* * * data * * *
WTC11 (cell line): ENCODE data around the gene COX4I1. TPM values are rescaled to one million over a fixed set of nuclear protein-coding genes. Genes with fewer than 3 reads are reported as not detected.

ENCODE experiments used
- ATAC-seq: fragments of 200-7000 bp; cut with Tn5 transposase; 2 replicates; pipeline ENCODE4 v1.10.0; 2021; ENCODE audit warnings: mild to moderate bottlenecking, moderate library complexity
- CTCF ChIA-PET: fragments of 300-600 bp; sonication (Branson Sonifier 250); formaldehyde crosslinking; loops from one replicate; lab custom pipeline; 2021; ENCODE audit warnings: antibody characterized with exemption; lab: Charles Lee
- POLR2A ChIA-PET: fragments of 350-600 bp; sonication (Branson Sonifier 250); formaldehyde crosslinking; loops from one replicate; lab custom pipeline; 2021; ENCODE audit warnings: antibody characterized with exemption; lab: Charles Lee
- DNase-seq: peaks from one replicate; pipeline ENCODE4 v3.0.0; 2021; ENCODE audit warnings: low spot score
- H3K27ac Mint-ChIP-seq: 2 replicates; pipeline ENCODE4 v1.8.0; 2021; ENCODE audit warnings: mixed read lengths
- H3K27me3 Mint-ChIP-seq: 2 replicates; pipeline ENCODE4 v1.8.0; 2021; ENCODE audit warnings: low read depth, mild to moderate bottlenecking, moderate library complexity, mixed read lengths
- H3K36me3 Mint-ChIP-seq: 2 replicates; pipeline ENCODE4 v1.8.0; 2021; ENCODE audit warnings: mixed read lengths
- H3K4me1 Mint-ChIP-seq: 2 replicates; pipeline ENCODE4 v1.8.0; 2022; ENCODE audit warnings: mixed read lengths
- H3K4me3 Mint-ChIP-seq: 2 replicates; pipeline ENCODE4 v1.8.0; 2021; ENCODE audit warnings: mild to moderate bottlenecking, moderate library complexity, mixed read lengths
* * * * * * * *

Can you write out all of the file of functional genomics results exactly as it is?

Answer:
WTC11 (cell line): ENCODE data around the gene COX4I1. TPM values are rescaled to one million over a fixed set of nuclear protein-coding genes. Genes with fewer than 3 reads are reported as not detected.

ENCODE experiments used
- ATAC-seq: fragments of 200-7000 bp; cut with Tn5 transposase; 2 replicates; pipeline ENCODE4 v1.10.0; 2021; ENCODE audit warnings: mild to moderate bottlenecking, moderate library complexity
- CTCF ChIA-PET: fragments of 300-600 bp; sonication (Branson Sonifier 250); formaldehyde crosslinking; loops from one replicate; lab custom pipeline; 2021; ENCODE audit warnings: antibody characterized with exemption; lab: Charles Lee
- POLR2A ChIA-PET: fragments of 350-600 bp; sonication (Branson Sonifier 250); formaldehyde crosslinking; loops from one replicate; lab custom pipeline; 2021; ENCODE audit warnings: antibody characterized with exemption; lab: Charles Lee
- DNase-seq: peaks from one replicate; pipeline ENCODE4 v3.0.0; 2021; ENCODE audit warnings: low spot score
- H3K27ac Mint-ChIP-seq: 2 replicates; pipeline ENCODE4 v1.8.0; 2021; ENCODE audit warnings: mixed read lengths
- H3K27me3 Mint-ChIP-seq: 2 replicates; pipeline ENCODE4 v1.8.0; 2021; ENCODE audit warnings: low read depth, mild to moderate bottlenecking, moderate library complexity, mixed read lengths
- H3K36me3 Mint-ChIP-seq: 2 replicates; pipeline ENCODE4 v1.8.0; 2021; ENCODE audit warnings: mixed read lengths
- H3K4me1 Mint-ChIP-seq: 2 replicates; pipeline ENCODE4 v1.8.0; 2022; ENCODE audit warnings: mixed read lengths
- H3K4me3 Mint-ChIP-seq: 2 replicates; pipeline ENCODE4 v1.8.0; 2021; ENCODE audit warnings: mild to moderate bottlenecking, moderate library complexity, mixed read lengths